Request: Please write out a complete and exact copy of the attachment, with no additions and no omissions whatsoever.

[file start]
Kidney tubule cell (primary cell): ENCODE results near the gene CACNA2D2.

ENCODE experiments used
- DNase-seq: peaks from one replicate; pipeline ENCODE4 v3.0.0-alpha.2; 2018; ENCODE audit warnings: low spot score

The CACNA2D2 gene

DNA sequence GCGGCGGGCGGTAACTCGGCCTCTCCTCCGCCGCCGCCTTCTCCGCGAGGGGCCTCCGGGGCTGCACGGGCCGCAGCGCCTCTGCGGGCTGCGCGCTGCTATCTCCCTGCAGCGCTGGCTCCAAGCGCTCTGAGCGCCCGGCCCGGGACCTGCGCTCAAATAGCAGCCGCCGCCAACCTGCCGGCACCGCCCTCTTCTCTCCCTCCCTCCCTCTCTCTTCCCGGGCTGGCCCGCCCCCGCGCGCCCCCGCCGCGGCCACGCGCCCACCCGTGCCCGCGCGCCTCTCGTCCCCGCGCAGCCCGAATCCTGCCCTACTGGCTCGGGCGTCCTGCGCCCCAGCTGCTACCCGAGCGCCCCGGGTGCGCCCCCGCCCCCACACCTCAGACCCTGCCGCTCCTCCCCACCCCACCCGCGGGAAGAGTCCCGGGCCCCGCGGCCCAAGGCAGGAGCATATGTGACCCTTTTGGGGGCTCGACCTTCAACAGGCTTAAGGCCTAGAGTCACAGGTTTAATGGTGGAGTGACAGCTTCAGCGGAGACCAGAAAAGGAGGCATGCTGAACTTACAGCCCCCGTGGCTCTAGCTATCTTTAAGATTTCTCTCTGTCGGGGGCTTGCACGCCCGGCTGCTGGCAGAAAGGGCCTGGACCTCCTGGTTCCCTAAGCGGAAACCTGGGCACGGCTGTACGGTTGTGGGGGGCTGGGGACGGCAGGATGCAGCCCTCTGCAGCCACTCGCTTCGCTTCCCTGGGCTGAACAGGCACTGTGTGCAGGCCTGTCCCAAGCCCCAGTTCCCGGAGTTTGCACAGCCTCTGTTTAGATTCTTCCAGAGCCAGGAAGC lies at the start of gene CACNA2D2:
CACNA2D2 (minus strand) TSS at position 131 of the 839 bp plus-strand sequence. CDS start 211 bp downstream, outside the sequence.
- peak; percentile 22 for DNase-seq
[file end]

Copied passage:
Kidney tubule cell (primary cell): ENCODE results near the gene CACNA2D2.

ENCODE experiments used
- DNase-seq: peaks from one replicate; pipeline ENCODE4 v3.0.0-alpha.2; 2018; ENCODE audit warnings: low spot score

The CACNA2D2 gene

DNA sequence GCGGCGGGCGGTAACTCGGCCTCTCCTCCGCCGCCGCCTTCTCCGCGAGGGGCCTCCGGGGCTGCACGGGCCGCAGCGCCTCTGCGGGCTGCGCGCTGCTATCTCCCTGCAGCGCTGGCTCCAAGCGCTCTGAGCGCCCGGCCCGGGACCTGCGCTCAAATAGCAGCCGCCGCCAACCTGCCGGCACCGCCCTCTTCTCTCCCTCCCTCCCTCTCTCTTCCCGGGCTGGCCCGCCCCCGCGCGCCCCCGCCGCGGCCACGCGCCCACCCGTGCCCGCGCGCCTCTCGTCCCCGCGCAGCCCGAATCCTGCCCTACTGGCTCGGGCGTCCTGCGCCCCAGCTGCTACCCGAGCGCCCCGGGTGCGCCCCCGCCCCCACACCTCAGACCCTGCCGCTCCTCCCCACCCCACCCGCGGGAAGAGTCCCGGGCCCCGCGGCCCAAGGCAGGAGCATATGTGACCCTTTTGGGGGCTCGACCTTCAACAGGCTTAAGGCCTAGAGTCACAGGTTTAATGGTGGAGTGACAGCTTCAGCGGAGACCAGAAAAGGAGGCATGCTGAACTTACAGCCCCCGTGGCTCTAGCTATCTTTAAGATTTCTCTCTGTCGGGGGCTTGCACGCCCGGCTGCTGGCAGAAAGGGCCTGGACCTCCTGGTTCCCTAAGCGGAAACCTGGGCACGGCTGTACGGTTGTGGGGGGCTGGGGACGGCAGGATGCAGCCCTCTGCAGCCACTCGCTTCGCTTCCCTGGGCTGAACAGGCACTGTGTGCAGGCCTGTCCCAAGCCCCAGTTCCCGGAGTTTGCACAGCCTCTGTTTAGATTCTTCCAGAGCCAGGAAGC lies at the start of gene CACNA2D2:
CACNA2D2 (minus strand) TSS at position 131 of the 839 bp plus-strand sequence. CDS start 211 bp downstream, outside the sequence.
- peak; percentile 22 for DNase-seq